So, why are you here? (or Let’s drink Milkshakes!)

Medical person: So, why are you here?
Louis: I’m here because I have dia-

So this conversation happened over twenty years ago, shortly after Louis had been admitted to The Royal Children’s Hospital (RCH). He was sharing a ward with some other kids, when some medical type people came around, asking each of the children why they were there, posing questions about their ailments, and making notes on their clipboards.

Louis was pretty young at this point, nine years old to be exact.  I don’t know about you, but at that age I was still laughing at fart jokes, and giggling from the Clag fumes in Art Class as someone told breast (gasp!) and pee jokes.  So my point is, at that age many children have a basic understanding of biology, bodily functions and subsequently, a rather basic idea of health issues.

Medical person: So, why are you here?
Louis: I’m here because I have diarrhoea.
Medical person: Ahhhhh……..

Of course, Louis was not in hospital because he had diarrhoea.  He was in hospital because a few days earlier he had collapsed in his parents’ kitchen, as a result of undiagnosed Type 1 diabetes.  (In Louis’ defence, he knew he didn’t have diarrhoea, but it was the first thing that popped into his head that sounded remotely like what the doctors and nurses had been talking about).

Milkshake ingredients

In today’s information age, kids seem to be much more savvy, and I’m guessing that both them, and most adults are far more aware of diabetes today than back then.  However being aware of diabetes, doesn’t necessarily equate to understanding diabetes.  It is very easy to get it slightly wrong and offend a whole lot of people, as Jamie Oliver himself discovered not long ago when he failed to differentiate between Type 1 diabetes and Type 2 diabetes.


Now diabetes is (if you ask me) pretty complicated, and I’m in no position to be promoting myself as an educator on diabetes (cheese on the other hand…).  So if you really want to know the technical stuff about diabetes, then here or here are a couple of good (easy) places to start.  The knowledge which I have about diabetes is in many ways utterly personal and based on my shared experiences with Louis.  The way in which I may impart any knowledge about diabetes, will be very much in the same manner in which I learned it – haphazardly and ad hoc.

Blending milkshakes

The RCH on the other hand, is much better at this educative stuff.  Louis was in the hospital for about two weeks, while the doctors and nurses taught his parents how to manage his diabetes.  They taught his mum and dad how to measure his BGLs, fill the syringes with insulin from little bottles (no insulin pens back then!), and administer it to Louis.  Whenever I think of the RCH, I think of a little nine-year old boy being carried in unconscious, and I feel so lucky that they were there for Louis and his family – which is why today’s post is dedicated to the RCH.  So get your blenders ready, because:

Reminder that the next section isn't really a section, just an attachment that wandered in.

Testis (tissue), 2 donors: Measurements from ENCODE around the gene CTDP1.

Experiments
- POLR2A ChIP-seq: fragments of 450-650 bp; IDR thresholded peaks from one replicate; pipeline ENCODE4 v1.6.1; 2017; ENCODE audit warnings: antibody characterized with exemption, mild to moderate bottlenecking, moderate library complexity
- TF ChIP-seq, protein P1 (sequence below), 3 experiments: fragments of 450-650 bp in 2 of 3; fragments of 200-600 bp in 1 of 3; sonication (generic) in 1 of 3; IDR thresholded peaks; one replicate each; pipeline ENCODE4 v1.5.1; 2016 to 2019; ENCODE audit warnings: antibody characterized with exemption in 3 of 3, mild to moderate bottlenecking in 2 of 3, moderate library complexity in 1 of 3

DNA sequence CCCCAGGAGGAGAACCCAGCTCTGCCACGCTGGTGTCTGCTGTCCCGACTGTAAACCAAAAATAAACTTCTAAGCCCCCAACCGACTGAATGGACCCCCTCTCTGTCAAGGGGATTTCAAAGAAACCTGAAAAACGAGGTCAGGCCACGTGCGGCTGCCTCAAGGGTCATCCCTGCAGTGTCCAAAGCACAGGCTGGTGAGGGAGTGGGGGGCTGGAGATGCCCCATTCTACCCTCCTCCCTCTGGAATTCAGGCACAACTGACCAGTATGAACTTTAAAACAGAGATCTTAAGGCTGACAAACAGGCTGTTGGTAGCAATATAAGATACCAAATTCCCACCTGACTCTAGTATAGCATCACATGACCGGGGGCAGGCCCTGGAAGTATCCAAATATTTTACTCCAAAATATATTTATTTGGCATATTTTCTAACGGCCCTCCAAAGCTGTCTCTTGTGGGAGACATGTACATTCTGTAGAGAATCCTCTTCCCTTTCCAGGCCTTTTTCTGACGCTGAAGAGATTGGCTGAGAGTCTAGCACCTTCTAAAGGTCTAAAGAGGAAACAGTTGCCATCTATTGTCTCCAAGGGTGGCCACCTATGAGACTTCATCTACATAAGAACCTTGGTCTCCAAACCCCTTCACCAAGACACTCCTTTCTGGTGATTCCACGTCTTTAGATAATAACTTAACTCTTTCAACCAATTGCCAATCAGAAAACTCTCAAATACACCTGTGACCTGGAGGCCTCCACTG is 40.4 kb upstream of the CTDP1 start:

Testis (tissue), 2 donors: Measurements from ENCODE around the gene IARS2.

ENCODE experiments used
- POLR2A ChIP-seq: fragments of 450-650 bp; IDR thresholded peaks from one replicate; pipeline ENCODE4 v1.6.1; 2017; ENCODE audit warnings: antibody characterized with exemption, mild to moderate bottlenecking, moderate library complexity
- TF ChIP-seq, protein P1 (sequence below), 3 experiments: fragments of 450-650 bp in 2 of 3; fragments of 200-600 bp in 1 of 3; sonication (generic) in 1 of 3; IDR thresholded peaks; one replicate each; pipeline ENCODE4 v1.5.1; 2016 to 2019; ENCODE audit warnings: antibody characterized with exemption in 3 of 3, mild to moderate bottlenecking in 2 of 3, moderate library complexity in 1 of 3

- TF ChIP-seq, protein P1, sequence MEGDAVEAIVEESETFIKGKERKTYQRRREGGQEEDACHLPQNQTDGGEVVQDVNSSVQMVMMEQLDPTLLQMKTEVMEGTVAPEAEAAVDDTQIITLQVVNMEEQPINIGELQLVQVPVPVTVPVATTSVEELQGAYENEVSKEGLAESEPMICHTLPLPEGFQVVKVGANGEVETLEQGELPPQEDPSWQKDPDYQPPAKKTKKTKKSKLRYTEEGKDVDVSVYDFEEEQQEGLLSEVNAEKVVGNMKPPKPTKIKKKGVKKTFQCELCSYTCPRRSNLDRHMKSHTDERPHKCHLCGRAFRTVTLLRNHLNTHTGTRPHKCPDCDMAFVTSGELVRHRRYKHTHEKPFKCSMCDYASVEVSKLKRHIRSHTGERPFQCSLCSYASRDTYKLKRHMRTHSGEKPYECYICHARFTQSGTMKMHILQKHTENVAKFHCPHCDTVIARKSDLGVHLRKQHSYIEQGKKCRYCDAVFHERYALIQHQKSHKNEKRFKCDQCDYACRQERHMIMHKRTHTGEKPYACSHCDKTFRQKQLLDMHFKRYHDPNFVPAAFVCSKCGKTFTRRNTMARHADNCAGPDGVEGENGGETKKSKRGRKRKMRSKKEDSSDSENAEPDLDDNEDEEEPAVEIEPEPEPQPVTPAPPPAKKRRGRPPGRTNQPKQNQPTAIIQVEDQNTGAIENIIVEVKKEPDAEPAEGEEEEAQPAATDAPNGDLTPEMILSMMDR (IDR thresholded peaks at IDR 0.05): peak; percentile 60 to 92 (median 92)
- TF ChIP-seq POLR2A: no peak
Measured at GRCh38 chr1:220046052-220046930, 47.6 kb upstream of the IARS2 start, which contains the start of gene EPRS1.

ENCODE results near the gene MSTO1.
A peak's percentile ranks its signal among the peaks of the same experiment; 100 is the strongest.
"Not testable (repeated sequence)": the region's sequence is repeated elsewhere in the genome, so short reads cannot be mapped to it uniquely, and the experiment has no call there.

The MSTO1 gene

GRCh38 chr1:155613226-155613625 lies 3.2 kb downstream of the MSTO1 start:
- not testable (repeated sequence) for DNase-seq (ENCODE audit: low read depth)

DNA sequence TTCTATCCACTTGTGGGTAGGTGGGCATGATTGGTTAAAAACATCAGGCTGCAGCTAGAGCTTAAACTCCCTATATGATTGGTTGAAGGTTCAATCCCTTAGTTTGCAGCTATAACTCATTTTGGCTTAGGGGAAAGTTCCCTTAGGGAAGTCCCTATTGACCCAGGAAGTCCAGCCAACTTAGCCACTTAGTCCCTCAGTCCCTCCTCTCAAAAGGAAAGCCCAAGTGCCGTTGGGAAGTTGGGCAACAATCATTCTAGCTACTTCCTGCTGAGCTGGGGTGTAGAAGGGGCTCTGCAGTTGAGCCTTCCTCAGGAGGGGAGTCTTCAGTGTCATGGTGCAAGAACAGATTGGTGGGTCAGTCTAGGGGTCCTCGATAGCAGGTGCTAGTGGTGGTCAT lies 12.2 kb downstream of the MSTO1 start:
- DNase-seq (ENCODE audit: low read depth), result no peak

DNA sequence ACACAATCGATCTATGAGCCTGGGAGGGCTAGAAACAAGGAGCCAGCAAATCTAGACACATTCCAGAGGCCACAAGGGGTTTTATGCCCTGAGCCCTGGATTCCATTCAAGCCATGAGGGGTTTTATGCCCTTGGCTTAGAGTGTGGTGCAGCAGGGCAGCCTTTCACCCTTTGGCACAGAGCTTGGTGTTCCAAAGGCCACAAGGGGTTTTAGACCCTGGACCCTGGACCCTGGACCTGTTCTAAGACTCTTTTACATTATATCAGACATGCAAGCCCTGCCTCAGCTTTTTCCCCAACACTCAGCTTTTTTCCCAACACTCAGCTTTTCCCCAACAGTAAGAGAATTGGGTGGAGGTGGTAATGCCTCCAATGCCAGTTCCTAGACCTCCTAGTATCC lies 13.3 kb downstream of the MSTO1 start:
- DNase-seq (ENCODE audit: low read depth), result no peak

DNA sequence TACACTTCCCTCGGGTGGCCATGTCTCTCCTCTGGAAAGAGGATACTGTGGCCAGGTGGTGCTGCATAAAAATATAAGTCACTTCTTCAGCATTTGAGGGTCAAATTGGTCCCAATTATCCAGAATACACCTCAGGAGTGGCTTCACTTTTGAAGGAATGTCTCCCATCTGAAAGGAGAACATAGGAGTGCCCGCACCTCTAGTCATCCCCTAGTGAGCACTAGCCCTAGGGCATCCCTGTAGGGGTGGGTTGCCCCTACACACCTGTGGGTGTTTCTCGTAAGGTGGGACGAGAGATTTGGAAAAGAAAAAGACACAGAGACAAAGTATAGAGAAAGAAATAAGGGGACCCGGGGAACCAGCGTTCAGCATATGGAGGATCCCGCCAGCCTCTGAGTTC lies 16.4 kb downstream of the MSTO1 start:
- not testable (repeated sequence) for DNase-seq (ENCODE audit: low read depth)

The Lazy Cook and The Cat present low carb milkshakes

Ok, so I know you really want to get to the milkshakes, but it just so happens that this weekend is Easter, and here in Melbourne, Easter means The Good Friday Appeal.  Give that they may grow.

Louis’ Chocolate Milkshake

Serves 1
Per Serve: 424kJ, 101 Calories, 1.0 carb exchange

Louis has incredibly fond memories of his time at the Children’s. He is always talking about how every day the nurses would give him a chocolate milkshake, and let him watch his favourite animated movie.  This milkshake is a replica of the one they made in the hospital, and is one of the few things that Louis has ever made for me in the kitchen.  Enjoy!


  • 250ml skim milk
  • 1.5 tablespoons (30g) diet chocolate topping


  1. Put both ingredients in a blender.
  2. Blitz for about 30 seconds.
  3. Pour into a serving glass.
  4. Raise your glass in a toast to the RCH, and drink with gusto.

Vicki's Milkshake

Vicki’s Chocolate Milkshake

Serves 1
Per Serve: 896 kJ, 214 Calories, 1.0 carb exchange

I love ice-cream.  As far as I’m concerned, there is no situation in which it is inappropriate to add ice-cream.  It doesn’t matter what the time, place or weather is, if I can have ice-cream, I will.  So naturally I really wanted to add ice-cream to this milkshake.  However Louis gave me strict instructions:  for this to work as an acceptable snack, I had to keep it at under one carb exchange per serve.  So… challenge accepted!

Now, I’ve always been rather leery of milk substitutes.  However I didn’t want to just add ice-cream to this milkshake, I wanted to add lots of ice-cream to this milkshake.  Desperate times call for desperate measures, and after a little research I settled on almond milk as my potential saviour.  As soon as I got home from the supermarket, I whizzed up one of these in the blender, and then marched upstairs and handed Louis a glass without telling him what was in it.  *Cue evil laugh.*  Louis drank it without blinking, and gave it his blessing.  Challenge met!  Enjoy!


  • 125ml unsweetened almond milk
  • 1.5 tablespoons (30g) diet chocolate topping
  • 3 scoops (150g) no added sugar vanilla ice-cream


  1. Place the almond milk and chocolate topping in your blender.
  2. Depending on whether you like to slurp or chomp your milkshake, add either 1, 2 or all 3 scoops of ice-cream to the blender.
  3. Blitz for about 30 seconds.
  4. Pour into a serving glass.
  5. Add the remaining ice-cream to the glass.
  6. Drink with gusto, remembering to lick off your milk moustache before heading out the door for a walk.


  • Direction variation:
    • A manual shaker is a more than acceptable replacement for the blender.  In fact, Louis is convinced that old-fashioned manual shaking produces a better milkshake froth – then again, if you saw him shaking that shaker, you’d understand why!
All done!
All done!

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